August 21, 2020
Employers need to have a sound working knowledge of the basic tenets of Employment Law. This is nowhere more amply demonstrated than in the area of Unfair Dismissal.
If employers don’t know the difference between what makes a fair dismissal and what doesn't, then that is likely lead to them facing a claim for unfair dismissal on more than one occasion. They are also likely to find themselves on the end of some very costly employment tribunal decisions, paying out hefty sums for both basic awards and compensatory awards.
Having an experienced business employment law solicitor just a phone call away to provide legal advice in this area of law, is not only a source of reassurance, but is also a necessity.
As this article will show, it is often possible to rectify procedural errors that are made during the course of termination of a contract for one of the fair reasons listed below. It is better, however, to have the knowledge not to make the error in the first place. It is hoped that employers reading this article will gain an insight into the correct way to carry out a dismissal.
A dismissal of an employee will be for a fair reason if it is for one of the following 5 reasons:
Even if the reason for dismissal is a fair one, it is important that the employer follows the correct procedure laid down in the employment contract, the company handbook, company policies or procedures or failing that using the ACAS Code of Practice on disciplinary and grievance procedures. Failure to follow the correct procedure could still make dismissal unlawful.
If a dismissal isn’t for one of the reasons above, then it follows that the employee’s dismissal will have been unfair.
Unfair dismissal claims can usually only be brought by employees who have had at least two years of continuous employment with the employer.
The reason for using the word ‘usually’ in the last sentence, is because if an employer dismisses one of their employees for exercising or trying to exercise, one of their statutory employment rights, then this will constitute an automatic unfair dismissal.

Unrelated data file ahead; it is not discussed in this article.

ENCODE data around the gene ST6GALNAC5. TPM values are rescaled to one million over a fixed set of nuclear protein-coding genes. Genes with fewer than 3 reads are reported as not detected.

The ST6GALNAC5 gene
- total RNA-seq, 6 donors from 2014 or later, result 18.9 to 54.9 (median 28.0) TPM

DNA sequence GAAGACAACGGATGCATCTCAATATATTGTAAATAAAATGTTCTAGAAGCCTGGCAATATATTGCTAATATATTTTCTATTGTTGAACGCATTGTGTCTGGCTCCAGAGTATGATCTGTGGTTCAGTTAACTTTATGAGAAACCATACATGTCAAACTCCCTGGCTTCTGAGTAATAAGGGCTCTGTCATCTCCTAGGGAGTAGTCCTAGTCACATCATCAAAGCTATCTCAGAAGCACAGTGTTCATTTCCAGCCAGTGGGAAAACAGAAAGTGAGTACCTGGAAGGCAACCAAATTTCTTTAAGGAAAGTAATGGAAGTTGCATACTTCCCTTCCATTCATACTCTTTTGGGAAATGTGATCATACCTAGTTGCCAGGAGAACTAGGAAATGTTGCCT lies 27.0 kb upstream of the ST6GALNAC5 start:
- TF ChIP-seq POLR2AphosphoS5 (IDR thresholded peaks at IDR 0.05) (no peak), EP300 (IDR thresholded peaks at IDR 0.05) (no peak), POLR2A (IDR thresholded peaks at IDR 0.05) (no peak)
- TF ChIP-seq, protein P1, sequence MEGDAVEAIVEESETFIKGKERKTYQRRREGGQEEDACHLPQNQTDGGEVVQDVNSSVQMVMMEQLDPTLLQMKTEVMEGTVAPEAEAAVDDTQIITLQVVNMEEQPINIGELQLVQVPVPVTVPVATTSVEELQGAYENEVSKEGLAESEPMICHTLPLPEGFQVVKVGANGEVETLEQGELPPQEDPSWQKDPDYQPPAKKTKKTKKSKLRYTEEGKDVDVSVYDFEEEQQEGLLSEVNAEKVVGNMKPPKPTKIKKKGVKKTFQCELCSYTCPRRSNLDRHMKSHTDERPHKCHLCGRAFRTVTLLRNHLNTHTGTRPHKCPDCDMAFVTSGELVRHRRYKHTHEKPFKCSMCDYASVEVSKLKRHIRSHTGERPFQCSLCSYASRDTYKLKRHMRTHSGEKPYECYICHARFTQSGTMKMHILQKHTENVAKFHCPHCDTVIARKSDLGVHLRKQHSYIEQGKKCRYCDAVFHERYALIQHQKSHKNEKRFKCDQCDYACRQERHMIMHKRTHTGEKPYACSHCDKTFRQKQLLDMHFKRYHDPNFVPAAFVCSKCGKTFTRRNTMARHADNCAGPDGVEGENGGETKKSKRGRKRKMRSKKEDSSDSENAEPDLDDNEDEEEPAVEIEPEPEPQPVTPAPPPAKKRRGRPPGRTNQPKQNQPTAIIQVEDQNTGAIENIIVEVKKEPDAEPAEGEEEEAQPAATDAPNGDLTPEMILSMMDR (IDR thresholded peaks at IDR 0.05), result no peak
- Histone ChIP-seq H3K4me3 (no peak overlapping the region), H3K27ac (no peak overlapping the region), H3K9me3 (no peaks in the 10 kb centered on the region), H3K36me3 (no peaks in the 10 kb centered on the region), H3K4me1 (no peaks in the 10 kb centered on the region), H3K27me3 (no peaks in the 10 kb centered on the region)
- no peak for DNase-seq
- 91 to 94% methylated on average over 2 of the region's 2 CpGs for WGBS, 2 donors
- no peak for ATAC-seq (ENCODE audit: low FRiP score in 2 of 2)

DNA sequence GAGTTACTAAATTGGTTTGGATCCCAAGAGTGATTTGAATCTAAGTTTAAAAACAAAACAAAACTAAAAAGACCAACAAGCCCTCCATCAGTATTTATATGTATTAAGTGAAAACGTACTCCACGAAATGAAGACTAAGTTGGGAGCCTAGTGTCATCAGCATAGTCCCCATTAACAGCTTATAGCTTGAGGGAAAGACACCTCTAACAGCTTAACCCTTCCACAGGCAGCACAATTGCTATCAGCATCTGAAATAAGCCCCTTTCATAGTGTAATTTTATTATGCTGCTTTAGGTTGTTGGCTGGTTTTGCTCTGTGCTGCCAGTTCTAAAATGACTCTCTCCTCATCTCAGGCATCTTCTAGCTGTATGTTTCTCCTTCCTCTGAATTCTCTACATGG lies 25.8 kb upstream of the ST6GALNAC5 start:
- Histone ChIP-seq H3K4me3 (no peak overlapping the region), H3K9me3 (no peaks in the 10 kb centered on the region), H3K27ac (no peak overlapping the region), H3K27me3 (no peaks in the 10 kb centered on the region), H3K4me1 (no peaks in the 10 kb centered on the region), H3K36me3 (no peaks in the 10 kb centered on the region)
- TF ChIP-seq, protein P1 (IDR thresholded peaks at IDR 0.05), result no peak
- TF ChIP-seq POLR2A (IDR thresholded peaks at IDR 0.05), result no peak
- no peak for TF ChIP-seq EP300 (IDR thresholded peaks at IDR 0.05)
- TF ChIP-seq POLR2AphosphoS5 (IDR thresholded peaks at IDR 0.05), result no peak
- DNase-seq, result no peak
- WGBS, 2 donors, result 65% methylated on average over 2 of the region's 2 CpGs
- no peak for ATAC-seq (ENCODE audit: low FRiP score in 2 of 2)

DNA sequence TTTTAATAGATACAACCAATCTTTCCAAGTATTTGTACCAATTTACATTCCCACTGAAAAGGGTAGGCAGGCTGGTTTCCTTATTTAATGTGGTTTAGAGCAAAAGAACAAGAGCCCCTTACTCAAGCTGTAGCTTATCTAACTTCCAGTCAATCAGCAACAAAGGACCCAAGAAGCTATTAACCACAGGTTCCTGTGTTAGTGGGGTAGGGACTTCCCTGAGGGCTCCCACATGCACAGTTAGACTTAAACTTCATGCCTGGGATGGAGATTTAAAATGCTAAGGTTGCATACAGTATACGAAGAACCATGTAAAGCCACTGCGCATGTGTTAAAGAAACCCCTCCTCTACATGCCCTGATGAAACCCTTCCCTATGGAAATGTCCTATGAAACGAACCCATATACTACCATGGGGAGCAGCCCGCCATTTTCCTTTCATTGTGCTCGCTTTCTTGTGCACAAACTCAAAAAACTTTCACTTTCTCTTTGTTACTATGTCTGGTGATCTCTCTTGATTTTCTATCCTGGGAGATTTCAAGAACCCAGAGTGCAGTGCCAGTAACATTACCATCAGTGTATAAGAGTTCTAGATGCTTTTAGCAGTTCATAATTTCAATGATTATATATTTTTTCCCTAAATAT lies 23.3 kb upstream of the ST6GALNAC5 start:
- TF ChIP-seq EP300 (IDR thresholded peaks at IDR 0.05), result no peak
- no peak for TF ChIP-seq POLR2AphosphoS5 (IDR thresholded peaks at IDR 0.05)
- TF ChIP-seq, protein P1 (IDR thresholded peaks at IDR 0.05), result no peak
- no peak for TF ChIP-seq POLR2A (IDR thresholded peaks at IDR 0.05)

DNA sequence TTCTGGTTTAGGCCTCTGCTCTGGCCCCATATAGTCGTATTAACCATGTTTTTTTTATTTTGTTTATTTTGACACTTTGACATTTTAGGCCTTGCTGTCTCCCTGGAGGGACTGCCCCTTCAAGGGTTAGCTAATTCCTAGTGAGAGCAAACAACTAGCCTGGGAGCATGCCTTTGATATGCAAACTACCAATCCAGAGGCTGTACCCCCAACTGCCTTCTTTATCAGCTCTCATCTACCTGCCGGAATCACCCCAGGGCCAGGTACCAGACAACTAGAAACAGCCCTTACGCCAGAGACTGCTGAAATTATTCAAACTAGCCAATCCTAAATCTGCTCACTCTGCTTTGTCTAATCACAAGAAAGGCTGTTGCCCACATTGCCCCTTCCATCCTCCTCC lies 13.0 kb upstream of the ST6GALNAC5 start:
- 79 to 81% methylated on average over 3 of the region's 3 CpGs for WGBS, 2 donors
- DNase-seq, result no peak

No period of continuous employment needs to have been worked for an unfair dismissal claim to be brought in any of the circumstances where an act of automatic unfair dismissal has occurred.
The Employment Rights Act 1996 is the guiding piece of legislation when it comes to automatically unfair dismissal.
There are about 60 automatically unfair reasons for dismissal. Here are a few examples where if an employee is dismissed for any of the reasons outlined, it will constitute automatically unlawful dismissal:
Employers need to beware.
No. It’s still possible for an employer to dismiss an employee on the grounds of one of the five fair reasons for a dismissal, only for an Employment Tribunal to decide that the employer has acted unreasonably in treating that reason as sufficient for the dismissal.
A Tribunal must decide whether the employer was reasonable in dismissing an employee for the reason of conduct, capability, redundancy, illegality or SOSR, in accordance with equity and the substantial merits of the case.
The test is an objective one, with each case turning on its own facts. An employment tribunal must decide whether:
It is not for the tribunal to ask itself the question:
“If the employee did what is alleged, what would it, the tribunal have done?”
The tribunal’s job is to decide whether the employer’s response to an incident that potentially constitutes a fair reason for dismissal, is of itself the kind of response that falls within the range of responses that a reasonable employer would make.
If after reading this article you would like to discuss any aspects of Unfair Dismissal or any other area of Business Employment Law, our employment law team at Spencers solicitors would be delighted to hear from you. You can call us on 0808 274 5269 or leave your contact details and we’ll get straight back to you.
Posted in: Employment Law